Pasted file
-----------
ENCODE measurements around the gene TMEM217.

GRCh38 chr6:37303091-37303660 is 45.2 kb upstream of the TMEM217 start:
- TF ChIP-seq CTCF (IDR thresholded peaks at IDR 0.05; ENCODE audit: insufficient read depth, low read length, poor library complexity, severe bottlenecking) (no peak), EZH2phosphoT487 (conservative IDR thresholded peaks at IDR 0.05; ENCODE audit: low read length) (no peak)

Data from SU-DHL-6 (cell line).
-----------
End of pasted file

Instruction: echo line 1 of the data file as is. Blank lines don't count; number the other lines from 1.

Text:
ENCODE measurements around the gene TMEM217.